My mum once showed up in my school. Unexpectedly. Without warning. Surprise, is what she called it. My friend, I almost died of a heart attack. For real.
Look, I never had a problem with my mum visiting. I had a problem with teachers telling her lies and giving her fake news about me. So we skizanad, you be the parent, and let me be the student. Ok? Fine. Case closed. Cool? Thank you.
Also, my mum was the ultimate exemplification of forgive and forget. She forgave wholeheatedly. But she forgot only after 23 years. Which is really important for me for very many reasons.
Anyway, back to the day she surprised me.
Like she checked into school and I was just there, a very nice boy. In school. In our classroom. During mathematics class. Very obedient child like my teachers wanted. Kneeling like I had been instructed. With my hands raised high. Doing it as passionately and as well as my teacher had asked me to. Hapo Form 2.
See why parents need to apply special passes to go visit their children? And their children must approve those visits by signing the application form. You just don’t show up. We should be allowed to revoke those visas at the gate as well.
Ati I was kneeling down because I was talking to some chick in the classroom. She was not gatching math and I was explaining to her how to use the Archimedes principle to deduce the length of the hypotenuse in measuring the temperature. And ati we were laughing in whispers.
Lies. All lies. The teacher just wasn’t skiliaring for me.
If you came into our school, that pile of clay and cement we called the tuition block was the first building you saw. It was so huge it covered the kitchen, dorm, staffroom and staff residences behind it. Notice I said residences.
The Form 4 blocks were closest to the gate. Because they were going anyway. And then the form 3 blocks. And then the administration block that served as offices for the Headmaster, the bursar, and that receptionist woman whose son made chang’aa in the laboratory, and people drank. No one died.
And then the Form1 block, and then finally, the Form 2 block much closer to the staffroom just in case we wanted to shave the heads of the school chickens.
My mum, aki she had come with my Aunt Mary, walks to the administration block to speak to the headmaster and the bursar. But the receptionist lady tells her to go to the staffroom because that is where they are. All teachers are there for a short briefing because someone very important is coming to visit that our school. So she picks her bags and starts walking past the Form One class. I hear her voice and chill runs down my spine. Can it be… the end of the road for me? My heart stops completely. I am thinking if my mother ever caught me being punished in school, she would kill me herself. And then she would tell me to go and be that teachers child since she has tried to raise me properly but I have chosen a teacher over her.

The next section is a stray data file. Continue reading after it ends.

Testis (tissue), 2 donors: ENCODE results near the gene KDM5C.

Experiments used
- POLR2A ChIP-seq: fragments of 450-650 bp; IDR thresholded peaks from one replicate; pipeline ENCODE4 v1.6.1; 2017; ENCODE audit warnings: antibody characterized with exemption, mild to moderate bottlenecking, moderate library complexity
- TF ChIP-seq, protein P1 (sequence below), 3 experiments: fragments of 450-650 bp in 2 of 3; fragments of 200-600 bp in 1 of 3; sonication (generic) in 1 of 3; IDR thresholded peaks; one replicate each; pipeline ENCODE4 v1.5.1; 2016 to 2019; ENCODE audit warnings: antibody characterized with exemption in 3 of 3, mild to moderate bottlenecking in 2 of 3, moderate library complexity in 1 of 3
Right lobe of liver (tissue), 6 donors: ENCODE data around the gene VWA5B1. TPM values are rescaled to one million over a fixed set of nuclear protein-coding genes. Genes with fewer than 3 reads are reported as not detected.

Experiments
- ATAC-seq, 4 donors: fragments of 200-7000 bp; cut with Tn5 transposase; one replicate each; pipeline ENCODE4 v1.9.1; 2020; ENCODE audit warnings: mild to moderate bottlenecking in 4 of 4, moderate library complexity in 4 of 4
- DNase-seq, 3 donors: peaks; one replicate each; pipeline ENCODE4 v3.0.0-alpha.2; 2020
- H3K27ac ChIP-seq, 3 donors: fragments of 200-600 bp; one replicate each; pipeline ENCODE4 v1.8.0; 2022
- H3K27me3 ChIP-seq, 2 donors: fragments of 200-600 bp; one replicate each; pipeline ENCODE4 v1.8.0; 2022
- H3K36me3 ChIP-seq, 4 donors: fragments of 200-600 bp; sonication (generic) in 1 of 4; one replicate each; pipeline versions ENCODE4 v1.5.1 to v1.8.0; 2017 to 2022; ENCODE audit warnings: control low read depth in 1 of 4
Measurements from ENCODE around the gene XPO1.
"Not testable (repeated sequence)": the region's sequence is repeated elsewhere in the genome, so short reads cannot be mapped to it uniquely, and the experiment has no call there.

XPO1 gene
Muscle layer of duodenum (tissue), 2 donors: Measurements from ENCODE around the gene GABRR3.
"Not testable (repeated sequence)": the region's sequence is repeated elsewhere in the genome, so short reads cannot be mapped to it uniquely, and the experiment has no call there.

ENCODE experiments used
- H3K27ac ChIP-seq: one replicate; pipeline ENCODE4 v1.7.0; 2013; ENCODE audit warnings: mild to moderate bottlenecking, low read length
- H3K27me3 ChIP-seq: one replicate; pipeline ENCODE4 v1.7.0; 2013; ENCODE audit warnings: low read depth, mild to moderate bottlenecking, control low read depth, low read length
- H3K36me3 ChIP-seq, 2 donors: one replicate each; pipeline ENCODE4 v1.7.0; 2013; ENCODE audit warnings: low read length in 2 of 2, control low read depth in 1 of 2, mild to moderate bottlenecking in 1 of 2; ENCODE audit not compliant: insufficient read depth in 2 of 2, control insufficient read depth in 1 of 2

I hear her again. Her very familiar voice is telling Aunt Mary how she believes she made a good choice of a school for me, and that I am a much better student than Aunt Mary’s son, Omondi. And that I should mentor Omondi because unlike Aunt Mary, she has never been called to school because of me. Aunt Mary is agreeing wholeheartedly.
They approach the form 2 block because the staffroom is right behind it. Fam, parents can be fearless. Yo. The way they entered the school staffroom, like the chai, mandazi and food cooked with tomatoes and onions cartels that sat in there marking books and papers were harmless was such a sight to behold. I was once called to the staffroom to collect a present for being the best student in sleeping in class. Psh. Never went. They are still waiting for me. Because one member of those cartels with fabricate a crime and all of them will cane you. Guaranteed. Like, what was that?
I see Aunt Mary going past our class. I susu a bit. She is balancing the sufuria they had brought me chicken in on her head. I can see she is also carrying chapatis in her clutch bag. I smile, and my eyes trail her. And then…
I see my mother. And then she sees me. We see each other. We stare. I am as frightened as Lady Macbeth before the ghost of Banquo. She is clearly very shocked. So she says,
Me: (In a whisper) Me? Are you talking to me?
I am pointing at my chest pretending not to know her but having the most pitiful eyes. ‘Ati Mimi… mimi… Mimi ni Ochieng’?
Her: Mayie. OCHIEN’G?
She shouts and Aunt Mary comes back to see what is going on. I tell her, ‘Ssshhh… Cheza chini.’ I am praying that she just continues and goes on to look for her son. Because I already know, I am no longer her son. I want to cry coz I am hoping to be forgiven.
ME: (Still disowning her.) He is not in this class.
So she chomoas her rubber shoes and aims for my eyes, but it finds my mouth. The whole class is like, ‘ALA!’
She tells Aunt Mary to help her put down the shopping she had brought for me that she was balancing on her head.
Her: Today you will know that you don’t know. Ochieng’, You want to kill me. Eeh! Unataka kuniua??? What are you doing down there?
So I am lying down having fainted. I am thinking of how to get out of this mess. I am just like should I tell her this is the drama class and we are acting? Or should I say we are competing on who can kneel the longest, or just say this is chemistry class where we are trying to call the rain. I am hearing her tell Aunt Mary, huyu leo nitamaliza. Ngoja ujione.
Guys, where your mother says to her closest relative, the one she loves, that she wants to make a beautiful example out of you just to entertain her, just know you are closer to death than anything else.
Kidogo kidogo our maths teacher appears just before my mum hangs me…